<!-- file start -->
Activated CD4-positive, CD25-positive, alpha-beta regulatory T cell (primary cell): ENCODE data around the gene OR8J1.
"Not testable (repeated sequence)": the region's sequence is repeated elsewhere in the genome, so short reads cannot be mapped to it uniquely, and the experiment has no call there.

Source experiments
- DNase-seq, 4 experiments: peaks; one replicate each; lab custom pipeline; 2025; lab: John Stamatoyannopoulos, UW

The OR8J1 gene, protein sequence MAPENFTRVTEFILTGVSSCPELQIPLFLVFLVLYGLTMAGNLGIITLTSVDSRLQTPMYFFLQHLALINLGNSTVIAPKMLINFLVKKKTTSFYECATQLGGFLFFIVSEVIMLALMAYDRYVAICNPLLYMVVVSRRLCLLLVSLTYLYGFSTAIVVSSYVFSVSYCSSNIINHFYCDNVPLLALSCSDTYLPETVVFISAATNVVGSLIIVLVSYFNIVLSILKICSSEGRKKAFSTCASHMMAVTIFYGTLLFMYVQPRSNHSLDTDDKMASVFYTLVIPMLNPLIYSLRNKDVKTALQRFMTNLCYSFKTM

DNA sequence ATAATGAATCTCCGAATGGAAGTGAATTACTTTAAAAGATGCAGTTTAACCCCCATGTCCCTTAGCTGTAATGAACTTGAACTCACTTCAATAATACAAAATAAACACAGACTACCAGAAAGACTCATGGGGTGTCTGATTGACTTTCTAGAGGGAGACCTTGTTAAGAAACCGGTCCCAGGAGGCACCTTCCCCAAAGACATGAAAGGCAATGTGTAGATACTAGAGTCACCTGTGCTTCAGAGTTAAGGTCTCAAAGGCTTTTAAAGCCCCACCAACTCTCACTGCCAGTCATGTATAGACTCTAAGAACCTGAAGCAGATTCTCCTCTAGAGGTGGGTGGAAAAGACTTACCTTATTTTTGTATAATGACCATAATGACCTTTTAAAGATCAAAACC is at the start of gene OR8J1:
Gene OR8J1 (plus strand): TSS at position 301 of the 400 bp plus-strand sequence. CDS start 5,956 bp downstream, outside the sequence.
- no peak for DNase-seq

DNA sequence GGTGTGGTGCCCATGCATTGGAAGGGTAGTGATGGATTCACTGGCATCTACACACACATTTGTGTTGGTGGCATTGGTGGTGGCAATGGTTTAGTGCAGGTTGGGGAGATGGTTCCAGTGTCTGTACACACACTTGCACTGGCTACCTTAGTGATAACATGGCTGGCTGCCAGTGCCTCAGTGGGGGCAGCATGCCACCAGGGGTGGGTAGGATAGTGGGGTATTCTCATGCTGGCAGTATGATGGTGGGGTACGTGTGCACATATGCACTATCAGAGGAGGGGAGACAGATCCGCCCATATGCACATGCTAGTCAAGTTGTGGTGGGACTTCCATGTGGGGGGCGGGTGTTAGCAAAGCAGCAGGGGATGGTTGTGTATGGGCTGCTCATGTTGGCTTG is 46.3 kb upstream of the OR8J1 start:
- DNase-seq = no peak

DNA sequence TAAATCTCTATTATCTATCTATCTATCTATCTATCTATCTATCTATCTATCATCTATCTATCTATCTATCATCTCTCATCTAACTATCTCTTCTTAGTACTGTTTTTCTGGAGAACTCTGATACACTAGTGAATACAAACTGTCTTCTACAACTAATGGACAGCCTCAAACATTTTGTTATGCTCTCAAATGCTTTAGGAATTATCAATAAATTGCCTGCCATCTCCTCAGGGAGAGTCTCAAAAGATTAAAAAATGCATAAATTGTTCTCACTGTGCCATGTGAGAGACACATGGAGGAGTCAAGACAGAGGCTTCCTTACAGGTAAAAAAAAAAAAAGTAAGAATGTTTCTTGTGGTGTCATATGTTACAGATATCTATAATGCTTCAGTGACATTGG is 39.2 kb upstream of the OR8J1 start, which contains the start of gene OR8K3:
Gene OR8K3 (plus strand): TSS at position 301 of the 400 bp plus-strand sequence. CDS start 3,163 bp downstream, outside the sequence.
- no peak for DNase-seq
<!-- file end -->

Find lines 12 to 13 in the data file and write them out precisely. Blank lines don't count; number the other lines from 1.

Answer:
Gene OR8K3 (plus strand): TSS at position 301 of the 400 bp plus-strand sequence. CDS start 3,163 bp downstream, outside the sequence.
- no peak for DNase-seq